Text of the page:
GNOMON.  Damn. How I do talk about this without spoiling it?

GNOMON is the new book by Nick Harkaway. It’s the best thing he’s ever written and it makes my writing look like the work of a fetal alcohol syndrome case.  You want to know how good GNOMON is?  I hate him for it.  Haaaate.  I had a little hategasm just typing those words.

Imagine a highly-democratised total-surveillance state in the near future.  I mean, extraordinarily fine-grained democratic action by and for the people, which also oversees an utterly transparent national surveillance operation. Refusing to participate will get you noticed. If you refuse an interview on the subject, your mind will be read – a process that is not only painless but also has health benefits!

And then someone dies under the process. An inspector is placed on the case to discover how such a rarity could happen. This involves taking the read into her own head, to relive the interviewee’s experience.

There’s something impossible in the read.  There’s something impossible in the dead woman’s head.

This book has more than one book in it.  It is an astonishing piece of construction, complex and witty and, frankly, evil.  Yes, Nick, I am looking at you right now. There are some downright evil moments in this book.

It’s science fiction, but also historical fiction and social fiction and just plain odd fiction. It is a magnificent achievement and the book everyone will be talking about when it comes out in November. He’s never written a bad book, but this is the one that’ll see him mentioned in the same breath as William Gibson and David Mitchell (CLOUD ATLAS).  Two names I evoke for very specific reasons.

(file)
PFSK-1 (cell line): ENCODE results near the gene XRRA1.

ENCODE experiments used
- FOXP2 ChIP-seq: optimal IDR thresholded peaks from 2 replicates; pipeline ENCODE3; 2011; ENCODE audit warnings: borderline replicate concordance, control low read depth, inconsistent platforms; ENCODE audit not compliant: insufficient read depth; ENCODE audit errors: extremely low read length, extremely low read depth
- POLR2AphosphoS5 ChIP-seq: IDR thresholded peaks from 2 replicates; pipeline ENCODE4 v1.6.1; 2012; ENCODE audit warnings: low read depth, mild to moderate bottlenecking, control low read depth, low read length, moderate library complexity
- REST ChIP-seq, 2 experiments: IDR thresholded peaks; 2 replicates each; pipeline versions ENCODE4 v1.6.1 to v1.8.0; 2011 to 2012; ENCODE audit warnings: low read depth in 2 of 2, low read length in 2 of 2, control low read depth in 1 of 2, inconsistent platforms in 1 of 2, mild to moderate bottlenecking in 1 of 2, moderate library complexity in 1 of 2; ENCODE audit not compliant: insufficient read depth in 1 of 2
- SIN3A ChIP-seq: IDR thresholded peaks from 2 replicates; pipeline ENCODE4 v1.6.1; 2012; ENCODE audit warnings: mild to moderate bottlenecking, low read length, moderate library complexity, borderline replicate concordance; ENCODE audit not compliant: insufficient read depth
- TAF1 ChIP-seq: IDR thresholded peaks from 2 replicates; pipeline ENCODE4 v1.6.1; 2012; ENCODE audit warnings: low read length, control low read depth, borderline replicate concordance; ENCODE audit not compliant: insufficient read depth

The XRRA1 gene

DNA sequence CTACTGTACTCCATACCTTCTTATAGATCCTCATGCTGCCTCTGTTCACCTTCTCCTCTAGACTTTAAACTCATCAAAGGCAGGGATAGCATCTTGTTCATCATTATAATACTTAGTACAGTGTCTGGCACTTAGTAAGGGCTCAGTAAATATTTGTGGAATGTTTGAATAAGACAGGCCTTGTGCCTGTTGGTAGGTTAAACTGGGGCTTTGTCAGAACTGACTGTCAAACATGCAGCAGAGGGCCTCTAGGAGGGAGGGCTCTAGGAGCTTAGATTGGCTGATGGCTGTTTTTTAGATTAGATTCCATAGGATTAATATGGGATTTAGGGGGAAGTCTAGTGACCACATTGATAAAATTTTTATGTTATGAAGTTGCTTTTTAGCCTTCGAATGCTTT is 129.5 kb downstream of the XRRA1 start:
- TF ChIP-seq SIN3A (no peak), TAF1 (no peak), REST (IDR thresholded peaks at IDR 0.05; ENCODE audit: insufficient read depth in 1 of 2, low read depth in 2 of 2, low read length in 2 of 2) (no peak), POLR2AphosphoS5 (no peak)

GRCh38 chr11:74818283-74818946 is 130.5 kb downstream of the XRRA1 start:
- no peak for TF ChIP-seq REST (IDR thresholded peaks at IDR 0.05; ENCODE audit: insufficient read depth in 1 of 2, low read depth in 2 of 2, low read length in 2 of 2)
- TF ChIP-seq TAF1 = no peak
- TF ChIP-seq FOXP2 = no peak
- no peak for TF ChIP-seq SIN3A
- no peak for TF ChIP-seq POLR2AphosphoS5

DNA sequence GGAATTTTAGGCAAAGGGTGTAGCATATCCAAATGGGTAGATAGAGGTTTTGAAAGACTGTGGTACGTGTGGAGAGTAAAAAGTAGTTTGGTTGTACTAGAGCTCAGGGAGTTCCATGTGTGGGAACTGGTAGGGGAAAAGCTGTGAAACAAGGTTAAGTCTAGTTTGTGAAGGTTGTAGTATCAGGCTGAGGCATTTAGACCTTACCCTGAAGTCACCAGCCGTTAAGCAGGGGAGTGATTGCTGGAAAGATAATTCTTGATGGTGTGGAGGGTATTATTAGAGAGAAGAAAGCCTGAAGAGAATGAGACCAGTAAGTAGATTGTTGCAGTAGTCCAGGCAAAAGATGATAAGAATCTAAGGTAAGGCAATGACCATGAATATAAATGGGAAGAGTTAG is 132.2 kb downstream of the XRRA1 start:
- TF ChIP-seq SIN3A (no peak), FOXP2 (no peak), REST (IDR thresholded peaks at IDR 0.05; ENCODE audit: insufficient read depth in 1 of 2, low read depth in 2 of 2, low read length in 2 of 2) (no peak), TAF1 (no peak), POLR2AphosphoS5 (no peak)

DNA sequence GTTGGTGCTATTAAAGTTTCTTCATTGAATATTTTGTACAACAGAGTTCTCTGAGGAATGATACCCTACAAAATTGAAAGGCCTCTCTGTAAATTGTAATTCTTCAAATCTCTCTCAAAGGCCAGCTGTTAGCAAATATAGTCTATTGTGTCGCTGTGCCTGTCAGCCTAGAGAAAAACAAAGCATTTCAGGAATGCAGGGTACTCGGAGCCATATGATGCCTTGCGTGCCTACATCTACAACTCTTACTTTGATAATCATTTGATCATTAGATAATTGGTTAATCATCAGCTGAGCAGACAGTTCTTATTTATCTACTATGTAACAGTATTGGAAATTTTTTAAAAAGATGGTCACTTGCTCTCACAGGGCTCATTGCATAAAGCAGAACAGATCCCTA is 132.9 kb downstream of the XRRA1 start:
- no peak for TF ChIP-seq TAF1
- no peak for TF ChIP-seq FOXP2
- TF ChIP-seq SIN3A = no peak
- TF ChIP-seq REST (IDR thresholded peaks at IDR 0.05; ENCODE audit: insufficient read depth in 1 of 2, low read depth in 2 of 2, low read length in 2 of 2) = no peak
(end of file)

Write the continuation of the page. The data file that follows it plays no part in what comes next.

This book seriously just destroyed me with joy.

GNOMON, Nick Harkaway (UK) (US)

Taken from last week’s edition of my newsletter, which you can subscribe to at this link here.



Some Things, You Don’t Take A Picture Of

I finally saw The Milky Way, the other week.  A bit of it.  I’d never seen it before — never actually seen that many stars at one time before.  The night after, I saw the Northern Lights for the first time.  Well, a bit.  It was white, and dilute.  But clearly there.  The others in my party had seen them the night before.  I’d gone to sleep early and missed them.  The photos the next day were luminous, electric green curtains.  What I saw was more like smoke.  It was still riveting.

The reaction to seeing something extraordinary is always to try and photograph it.  Not least because a photograph will always last longer than memory, and will in fact trigger the deeper experiential record of memory.  But, sometimes?  I almost missed the moment of my daughter’s graduation because the phone camera’s focus weirded out at the last second.